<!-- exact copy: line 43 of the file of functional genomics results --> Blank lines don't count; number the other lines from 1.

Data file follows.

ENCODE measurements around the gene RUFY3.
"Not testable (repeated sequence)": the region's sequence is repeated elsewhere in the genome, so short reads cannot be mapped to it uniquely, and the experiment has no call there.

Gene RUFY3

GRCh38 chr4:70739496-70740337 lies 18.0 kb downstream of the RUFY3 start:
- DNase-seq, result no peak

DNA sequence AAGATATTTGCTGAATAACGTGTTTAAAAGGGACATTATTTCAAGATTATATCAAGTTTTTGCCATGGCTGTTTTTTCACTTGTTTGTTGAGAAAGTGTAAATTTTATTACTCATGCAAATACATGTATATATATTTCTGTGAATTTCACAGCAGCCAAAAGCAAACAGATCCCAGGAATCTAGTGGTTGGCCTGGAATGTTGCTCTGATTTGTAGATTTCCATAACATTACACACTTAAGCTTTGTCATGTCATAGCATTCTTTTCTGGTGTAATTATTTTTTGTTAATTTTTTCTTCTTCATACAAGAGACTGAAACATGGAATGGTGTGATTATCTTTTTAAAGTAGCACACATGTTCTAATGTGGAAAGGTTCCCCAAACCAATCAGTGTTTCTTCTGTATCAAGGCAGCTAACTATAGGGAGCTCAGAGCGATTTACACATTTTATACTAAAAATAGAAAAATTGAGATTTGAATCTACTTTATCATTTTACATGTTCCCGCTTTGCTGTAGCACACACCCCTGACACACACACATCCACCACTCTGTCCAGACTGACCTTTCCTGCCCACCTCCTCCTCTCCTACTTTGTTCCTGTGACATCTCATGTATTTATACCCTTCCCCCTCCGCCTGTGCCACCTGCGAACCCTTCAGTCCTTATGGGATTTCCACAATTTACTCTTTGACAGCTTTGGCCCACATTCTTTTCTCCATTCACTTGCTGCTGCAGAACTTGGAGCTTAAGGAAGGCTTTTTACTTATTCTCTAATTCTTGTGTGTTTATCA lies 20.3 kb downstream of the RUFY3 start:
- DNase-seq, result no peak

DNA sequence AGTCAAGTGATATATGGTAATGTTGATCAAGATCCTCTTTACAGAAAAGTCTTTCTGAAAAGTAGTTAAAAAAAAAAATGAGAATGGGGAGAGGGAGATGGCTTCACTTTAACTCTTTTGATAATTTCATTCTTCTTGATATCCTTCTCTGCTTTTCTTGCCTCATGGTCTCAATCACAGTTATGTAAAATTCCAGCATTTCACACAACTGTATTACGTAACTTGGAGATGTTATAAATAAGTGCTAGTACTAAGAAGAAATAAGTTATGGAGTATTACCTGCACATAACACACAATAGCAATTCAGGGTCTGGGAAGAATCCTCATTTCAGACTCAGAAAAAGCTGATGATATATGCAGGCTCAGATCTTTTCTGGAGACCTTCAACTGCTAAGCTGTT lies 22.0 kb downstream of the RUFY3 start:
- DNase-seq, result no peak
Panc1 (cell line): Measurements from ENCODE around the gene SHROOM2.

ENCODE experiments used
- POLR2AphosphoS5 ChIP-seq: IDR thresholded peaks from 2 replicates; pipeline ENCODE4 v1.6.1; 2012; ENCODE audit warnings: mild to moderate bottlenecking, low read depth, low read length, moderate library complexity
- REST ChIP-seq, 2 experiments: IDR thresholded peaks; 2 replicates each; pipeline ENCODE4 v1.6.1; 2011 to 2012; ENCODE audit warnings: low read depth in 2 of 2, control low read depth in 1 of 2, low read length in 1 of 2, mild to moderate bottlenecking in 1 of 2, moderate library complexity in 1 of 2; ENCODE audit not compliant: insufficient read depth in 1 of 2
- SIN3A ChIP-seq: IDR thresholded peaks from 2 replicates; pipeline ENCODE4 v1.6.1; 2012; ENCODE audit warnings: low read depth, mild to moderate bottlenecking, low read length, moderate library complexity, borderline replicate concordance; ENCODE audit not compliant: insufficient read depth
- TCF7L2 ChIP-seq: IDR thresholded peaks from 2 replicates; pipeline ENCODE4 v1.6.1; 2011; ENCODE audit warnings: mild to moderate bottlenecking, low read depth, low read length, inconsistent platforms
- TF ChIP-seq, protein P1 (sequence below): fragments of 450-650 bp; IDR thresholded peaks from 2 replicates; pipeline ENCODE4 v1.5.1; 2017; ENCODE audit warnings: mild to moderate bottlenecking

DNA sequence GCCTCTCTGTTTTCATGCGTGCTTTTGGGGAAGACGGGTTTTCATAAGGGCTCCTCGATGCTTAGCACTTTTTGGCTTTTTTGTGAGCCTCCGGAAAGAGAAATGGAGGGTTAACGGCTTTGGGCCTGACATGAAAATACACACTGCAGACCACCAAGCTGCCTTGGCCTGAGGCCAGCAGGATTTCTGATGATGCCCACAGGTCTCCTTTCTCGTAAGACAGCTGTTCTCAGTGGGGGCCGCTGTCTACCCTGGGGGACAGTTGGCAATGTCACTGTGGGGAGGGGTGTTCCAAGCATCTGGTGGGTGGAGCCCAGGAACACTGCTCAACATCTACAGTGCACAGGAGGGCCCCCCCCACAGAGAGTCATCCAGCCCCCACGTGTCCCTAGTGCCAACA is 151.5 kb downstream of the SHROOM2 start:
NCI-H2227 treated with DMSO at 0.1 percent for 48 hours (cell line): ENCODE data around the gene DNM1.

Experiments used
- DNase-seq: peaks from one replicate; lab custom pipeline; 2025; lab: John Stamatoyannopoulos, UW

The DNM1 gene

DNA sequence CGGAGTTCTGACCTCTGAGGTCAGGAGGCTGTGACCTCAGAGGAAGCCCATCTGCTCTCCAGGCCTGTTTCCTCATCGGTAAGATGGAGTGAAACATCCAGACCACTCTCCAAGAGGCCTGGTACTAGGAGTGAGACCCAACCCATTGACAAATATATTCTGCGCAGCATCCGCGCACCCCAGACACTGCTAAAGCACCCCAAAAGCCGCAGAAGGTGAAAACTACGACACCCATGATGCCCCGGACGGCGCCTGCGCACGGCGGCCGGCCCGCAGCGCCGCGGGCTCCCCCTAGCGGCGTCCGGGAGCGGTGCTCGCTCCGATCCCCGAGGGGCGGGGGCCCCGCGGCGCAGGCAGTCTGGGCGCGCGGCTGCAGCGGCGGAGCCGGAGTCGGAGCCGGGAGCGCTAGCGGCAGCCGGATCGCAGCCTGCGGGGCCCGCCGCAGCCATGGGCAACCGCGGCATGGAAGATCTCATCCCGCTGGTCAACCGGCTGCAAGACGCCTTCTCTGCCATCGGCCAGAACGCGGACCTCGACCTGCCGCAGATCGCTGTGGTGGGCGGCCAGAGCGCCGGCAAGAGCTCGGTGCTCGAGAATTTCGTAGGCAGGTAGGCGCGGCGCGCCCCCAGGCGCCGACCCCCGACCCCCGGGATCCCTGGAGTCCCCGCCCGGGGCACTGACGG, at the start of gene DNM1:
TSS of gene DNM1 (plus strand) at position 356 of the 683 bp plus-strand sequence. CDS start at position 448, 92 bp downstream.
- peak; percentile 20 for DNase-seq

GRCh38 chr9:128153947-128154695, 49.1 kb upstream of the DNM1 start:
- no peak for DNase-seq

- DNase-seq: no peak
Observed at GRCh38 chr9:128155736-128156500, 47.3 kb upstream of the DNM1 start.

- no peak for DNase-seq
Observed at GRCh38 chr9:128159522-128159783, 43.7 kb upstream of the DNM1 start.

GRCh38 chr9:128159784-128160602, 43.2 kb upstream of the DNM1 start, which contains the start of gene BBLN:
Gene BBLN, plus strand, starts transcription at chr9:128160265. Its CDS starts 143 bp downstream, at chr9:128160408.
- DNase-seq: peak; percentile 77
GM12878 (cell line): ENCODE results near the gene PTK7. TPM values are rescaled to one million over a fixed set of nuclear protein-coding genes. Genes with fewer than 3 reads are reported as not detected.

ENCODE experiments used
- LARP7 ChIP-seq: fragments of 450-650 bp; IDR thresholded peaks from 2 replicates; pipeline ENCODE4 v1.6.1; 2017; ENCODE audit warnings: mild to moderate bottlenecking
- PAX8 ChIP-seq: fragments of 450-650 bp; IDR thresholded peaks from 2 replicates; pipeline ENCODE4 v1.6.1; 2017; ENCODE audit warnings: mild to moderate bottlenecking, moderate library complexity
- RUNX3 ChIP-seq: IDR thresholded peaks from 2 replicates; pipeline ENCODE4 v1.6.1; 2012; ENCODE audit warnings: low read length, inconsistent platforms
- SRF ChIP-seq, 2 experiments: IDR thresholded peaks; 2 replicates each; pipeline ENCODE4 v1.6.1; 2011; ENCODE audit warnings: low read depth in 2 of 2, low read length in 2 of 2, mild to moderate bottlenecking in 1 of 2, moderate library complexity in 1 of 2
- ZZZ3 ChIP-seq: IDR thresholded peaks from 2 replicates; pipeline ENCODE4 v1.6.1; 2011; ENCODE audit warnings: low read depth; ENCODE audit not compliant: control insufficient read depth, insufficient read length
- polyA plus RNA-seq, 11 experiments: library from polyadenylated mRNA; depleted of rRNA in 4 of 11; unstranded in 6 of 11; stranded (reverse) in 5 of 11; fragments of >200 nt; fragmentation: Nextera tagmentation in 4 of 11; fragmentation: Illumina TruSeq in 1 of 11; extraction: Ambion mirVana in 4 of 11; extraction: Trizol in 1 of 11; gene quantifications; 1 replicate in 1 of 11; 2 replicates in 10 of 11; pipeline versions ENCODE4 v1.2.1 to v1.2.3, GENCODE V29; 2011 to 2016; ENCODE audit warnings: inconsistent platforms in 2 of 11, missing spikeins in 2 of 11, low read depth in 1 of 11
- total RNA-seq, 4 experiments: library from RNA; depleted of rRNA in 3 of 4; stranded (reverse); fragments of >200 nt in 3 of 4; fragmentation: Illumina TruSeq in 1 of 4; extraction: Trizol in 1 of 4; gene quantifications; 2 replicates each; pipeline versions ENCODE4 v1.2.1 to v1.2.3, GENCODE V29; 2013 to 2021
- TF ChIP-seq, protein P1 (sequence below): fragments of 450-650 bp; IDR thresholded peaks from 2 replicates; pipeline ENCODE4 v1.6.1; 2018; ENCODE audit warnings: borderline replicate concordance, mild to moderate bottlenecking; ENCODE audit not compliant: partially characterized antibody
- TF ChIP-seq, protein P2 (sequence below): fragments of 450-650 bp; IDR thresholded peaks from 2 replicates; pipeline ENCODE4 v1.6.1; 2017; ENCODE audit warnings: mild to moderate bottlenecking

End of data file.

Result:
- TF ChIP-seq, protein P1 (sequence below): fragments of 450-650 bp; IDR thresholded peaks from 2 replicates; pipeline ENCODE4 v1.6.1; 2018; ENCODE audit warnings: borderline replicate concordance, mild to moderate bottlenecking; ENCODE audit not compliant: partially characterized antibody